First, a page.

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Transgender woman details horrifying, heartbreaking abuse in men's prison

DOJ says prohibitions on hormone treatment are unconstitutional. A report shows just how dangerous old policies are


Jenny Kutner
April 6, 2015 6:24PM (UTC)

The Department of Justice on Friday took a key stand on the treatment of transgender prison inmates, siding with a trans woman in her lawsuit against the state of Georgia, which she says has illegally deprived her of hormone therapy. Since she entered the Georgia Department of Corrections in 2012, Ashley Diamond claims she has been denied the estrogen, progestin, testosterone blockers and anti-androgen medications that she has taken for nearly two decades, which the Justice Department has now declared to be unconstitutional.

But what's more, Diamond claims she has been the victim of egregious and devastating abuse in prison, highlighting the dark and unfunny reality many trans prison inmates face. In a report on her case against the Georgia prison system, the New York Times details the heartbreaking violence Diamond has experienced being forced to serve her maximum 11-year sentence in more than one men's prison:

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A first-time inmate at 33 whose major offense was burglary, Ms. Diamond was sent to a series of high-security lockups for violent male prisoners. She has been raped at least seven times by inmates, her lawsuit asserts, with a detailed accounting of each. She has been mocked by prison officials as a “he-she thing” and thrown into solitary confinement for “pretending to be a woman.” She has undergone drastic physical changes without hormones. And, in desperation, she has tried to castrate and to kill herself several times. [...]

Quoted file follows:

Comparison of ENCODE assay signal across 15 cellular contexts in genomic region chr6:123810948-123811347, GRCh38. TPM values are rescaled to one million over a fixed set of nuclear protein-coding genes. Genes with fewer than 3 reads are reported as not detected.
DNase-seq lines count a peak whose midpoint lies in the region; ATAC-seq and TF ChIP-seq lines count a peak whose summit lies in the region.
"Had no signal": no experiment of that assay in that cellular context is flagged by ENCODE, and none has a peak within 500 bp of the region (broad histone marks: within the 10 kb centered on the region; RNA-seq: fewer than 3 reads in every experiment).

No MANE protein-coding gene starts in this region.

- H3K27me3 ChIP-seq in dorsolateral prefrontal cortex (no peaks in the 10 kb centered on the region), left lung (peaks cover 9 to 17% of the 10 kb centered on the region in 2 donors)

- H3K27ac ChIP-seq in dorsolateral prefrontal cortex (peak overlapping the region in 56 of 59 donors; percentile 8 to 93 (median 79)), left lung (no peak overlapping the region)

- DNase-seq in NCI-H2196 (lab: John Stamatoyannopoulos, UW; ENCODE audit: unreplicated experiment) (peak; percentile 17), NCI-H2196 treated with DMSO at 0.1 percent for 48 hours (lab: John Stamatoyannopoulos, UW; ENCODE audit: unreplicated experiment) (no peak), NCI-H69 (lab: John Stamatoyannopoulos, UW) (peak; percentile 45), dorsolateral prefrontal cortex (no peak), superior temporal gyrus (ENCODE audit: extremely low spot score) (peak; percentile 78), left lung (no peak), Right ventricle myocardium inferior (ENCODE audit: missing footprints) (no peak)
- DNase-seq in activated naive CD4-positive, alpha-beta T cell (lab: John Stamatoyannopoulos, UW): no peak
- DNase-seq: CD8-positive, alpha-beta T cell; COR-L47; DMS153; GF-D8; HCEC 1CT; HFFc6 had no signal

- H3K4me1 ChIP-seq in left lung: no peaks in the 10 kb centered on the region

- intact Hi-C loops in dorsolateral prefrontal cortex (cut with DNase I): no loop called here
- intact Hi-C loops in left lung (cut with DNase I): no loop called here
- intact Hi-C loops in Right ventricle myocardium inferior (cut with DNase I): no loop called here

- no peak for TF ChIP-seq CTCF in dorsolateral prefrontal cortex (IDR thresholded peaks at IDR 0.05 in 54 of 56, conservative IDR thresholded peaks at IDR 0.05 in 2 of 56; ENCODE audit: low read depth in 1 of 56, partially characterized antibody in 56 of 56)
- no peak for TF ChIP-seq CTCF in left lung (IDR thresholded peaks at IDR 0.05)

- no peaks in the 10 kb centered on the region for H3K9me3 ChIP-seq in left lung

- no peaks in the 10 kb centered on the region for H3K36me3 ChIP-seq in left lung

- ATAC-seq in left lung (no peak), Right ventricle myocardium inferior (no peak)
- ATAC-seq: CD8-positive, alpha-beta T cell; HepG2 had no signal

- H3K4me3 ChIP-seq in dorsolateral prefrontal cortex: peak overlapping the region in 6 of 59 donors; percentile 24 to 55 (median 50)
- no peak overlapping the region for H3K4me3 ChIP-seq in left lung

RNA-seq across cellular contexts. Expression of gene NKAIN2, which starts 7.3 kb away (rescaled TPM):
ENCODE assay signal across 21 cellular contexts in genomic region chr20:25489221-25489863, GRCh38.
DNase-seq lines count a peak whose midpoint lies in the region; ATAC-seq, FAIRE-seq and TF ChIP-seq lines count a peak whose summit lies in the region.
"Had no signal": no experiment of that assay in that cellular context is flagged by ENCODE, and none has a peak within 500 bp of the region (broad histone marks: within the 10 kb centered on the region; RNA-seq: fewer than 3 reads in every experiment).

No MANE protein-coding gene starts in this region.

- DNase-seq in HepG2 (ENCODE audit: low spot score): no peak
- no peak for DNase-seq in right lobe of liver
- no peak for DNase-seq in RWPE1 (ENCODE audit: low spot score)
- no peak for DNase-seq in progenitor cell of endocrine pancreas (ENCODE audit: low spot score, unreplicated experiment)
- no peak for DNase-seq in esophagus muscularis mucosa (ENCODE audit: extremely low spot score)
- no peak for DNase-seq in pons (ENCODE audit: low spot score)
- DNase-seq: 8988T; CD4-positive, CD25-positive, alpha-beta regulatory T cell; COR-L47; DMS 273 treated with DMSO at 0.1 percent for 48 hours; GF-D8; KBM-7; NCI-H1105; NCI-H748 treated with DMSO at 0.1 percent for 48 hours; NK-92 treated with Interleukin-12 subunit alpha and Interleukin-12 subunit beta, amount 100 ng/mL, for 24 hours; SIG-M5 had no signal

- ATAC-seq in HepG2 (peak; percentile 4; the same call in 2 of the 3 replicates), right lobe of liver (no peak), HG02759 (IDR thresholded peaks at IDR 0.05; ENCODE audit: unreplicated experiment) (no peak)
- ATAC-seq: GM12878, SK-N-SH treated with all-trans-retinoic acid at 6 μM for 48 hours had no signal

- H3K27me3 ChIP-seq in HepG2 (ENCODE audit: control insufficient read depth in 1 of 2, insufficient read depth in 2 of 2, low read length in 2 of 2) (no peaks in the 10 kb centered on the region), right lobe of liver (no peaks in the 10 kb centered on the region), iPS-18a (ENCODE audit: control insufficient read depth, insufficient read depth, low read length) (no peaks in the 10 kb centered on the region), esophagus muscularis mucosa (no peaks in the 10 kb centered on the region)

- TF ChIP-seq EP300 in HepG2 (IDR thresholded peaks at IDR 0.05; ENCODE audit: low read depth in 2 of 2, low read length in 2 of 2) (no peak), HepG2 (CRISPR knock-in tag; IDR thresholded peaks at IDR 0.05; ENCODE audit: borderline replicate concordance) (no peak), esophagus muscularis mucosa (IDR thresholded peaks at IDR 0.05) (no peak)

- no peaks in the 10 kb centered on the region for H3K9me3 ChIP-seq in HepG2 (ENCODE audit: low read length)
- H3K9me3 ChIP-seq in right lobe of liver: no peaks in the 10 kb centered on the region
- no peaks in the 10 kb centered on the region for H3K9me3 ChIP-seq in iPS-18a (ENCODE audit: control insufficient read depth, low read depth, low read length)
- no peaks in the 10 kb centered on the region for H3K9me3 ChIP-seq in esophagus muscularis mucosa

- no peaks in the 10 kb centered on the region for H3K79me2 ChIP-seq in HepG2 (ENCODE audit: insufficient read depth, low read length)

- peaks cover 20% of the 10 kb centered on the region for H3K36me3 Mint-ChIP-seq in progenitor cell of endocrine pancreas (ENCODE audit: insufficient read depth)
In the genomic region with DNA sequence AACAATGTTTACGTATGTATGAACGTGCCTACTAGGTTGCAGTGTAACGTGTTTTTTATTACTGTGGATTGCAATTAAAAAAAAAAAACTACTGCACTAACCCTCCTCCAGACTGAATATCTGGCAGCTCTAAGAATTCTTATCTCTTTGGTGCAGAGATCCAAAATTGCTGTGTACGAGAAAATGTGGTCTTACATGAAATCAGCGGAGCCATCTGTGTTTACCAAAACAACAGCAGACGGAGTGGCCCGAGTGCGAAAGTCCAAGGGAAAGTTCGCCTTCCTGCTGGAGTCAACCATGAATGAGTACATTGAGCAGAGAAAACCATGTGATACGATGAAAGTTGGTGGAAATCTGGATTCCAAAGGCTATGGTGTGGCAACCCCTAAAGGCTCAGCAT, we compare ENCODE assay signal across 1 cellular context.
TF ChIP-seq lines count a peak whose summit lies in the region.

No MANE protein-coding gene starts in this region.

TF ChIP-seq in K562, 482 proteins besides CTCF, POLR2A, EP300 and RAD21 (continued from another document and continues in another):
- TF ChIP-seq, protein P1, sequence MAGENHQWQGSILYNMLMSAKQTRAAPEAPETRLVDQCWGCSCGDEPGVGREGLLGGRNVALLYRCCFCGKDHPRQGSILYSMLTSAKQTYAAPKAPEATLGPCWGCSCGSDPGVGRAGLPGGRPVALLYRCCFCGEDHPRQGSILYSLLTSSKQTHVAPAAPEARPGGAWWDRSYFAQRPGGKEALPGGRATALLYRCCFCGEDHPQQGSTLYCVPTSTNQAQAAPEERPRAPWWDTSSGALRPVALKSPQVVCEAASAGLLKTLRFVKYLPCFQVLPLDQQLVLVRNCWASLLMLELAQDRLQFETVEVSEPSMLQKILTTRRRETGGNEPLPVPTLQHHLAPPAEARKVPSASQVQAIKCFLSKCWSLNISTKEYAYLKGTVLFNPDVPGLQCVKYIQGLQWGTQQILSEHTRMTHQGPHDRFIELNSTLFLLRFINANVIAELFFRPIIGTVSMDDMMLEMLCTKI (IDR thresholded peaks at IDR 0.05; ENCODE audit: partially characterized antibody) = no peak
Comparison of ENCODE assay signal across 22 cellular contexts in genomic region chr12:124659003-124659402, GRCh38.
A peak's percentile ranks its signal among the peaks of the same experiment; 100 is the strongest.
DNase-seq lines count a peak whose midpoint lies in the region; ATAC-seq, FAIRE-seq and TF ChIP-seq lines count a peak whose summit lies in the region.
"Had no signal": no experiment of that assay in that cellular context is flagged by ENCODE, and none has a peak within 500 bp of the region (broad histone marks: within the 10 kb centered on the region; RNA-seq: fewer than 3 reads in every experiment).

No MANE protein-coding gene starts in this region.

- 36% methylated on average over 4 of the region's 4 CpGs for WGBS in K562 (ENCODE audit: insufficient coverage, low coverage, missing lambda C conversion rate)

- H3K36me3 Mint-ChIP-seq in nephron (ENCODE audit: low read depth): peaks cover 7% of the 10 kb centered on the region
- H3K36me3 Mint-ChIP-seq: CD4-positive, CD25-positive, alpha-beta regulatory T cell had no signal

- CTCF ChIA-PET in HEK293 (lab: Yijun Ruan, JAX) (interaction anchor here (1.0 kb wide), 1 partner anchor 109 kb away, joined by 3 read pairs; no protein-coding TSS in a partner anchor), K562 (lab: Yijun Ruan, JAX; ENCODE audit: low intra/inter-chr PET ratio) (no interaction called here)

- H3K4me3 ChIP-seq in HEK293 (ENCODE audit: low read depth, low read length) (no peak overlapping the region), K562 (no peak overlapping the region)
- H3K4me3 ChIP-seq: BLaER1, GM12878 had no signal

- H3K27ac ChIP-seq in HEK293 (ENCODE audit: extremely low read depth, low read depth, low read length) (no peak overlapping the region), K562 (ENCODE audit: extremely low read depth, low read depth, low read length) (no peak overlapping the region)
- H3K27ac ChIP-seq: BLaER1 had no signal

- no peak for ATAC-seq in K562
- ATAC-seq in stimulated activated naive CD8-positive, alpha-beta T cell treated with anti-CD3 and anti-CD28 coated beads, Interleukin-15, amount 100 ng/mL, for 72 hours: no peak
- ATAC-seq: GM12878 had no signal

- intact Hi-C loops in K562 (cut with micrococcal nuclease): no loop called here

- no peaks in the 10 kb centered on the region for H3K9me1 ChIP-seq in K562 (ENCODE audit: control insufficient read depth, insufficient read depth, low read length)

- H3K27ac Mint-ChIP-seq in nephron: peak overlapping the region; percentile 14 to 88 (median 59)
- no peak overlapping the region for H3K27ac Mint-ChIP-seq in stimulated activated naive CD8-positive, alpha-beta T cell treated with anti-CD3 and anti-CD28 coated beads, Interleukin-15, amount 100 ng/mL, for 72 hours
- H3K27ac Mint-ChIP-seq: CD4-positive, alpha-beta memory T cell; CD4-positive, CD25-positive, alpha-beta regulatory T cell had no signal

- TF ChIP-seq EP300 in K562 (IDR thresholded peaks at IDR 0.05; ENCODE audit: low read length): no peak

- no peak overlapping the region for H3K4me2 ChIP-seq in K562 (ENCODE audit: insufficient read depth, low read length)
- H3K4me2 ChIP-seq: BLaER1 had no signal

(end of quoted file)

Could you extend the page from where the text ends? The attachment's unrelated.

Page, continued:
Georgia’s Department of Corrections has declined to comment about the case. As a matter of policy, it also denied The New York Times’s request to interview Ms. Diamond in person at Georgia State Prison, where she was moved a few weeks ago in apparent retaliation for her lawsuit, she claims. Georgia State had more sexual assaults between 2009 and 2014 than all but one other state prison.

Since her arrival there, Ms. Diamond has survived an attempted rape in a stairwell, dealt with inmates exposing themselves and masturbating in front of her, and faced relentless sexual coercion, she said last week in an emergency motion seeking an immediate transfer to a safer institution.

Diamond's alleged treatment is grotesquely unsurprising: According to one oft-cited study, transgender inmates are approximately 13 times more likely to be sexually assaulted than the general population; 59 percent report sexual abuse. And trans individuals are also disproportionately more likely to end up in prison in the first place, placing them at greater risk of violence. In Diamond's case, in particular, the judge who sentenced her even noted that many of her crimes were committed as attempts at survival, once anti-trans discrimination had left her without options.

The Justice Department's stand with Diamond, who expressed to the Times that she feels she might be better off as a martyr, is an important victory for trans inmates seeking access to basic treatment that will allow them to remain healthy in prison. But it is not necessarily a move to keep them safe -- and given the gut-wrenching violence Diamond and other inmates face, protection is an imperative next step.

Read the full report on Diamond's imprisonment and her case at the New York Times.


Jenny Kutner

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